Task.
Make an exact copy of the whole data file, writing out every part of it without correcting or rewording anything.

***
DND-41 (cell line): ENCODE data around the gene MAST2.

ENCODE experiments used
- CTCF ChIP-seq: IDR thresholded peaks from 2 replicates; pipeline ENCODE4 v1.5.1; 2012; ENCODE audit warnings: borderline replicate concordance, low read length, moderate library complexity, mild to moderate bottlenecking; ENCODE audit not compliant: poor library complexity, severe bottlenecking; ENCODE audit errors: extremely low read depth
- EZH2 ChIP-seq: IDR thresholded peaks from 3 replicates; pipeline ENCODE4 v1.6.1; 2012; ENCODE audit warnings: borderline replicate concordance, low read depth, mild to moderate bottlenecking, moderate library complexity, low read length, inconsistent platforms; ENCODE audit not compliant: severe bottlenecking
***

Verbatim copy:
DND-41 (cell line): ENCODE data around the gene MAST2.

ENCODE experiments used
- CTCF ChIP-seq: IDR thresholded peaks from 2 replicates; pipeline ENCODE4 v1.5.1; 2012; ENCODE audit warnings: borderline replicate concordance, low read length, moderate library complexity, mild to moderate bottlenecking; ENCODE audit not compliant: poor library complexity, severe bottlenecking; ENCODE audit errors: extremely low read depth
- EZH2 ChIP-seq: IDR thresholded peaks from 3 replicates; pipeline ENCODE4 v1.6.1; 2012; ENCODE audit warnings: borderline replicate concordance, low read depth, mild to moderate bottlenecking, moderate library complexity, low read length, inconsistent platforms; ENCODE audit not compliant: severe bottlenecking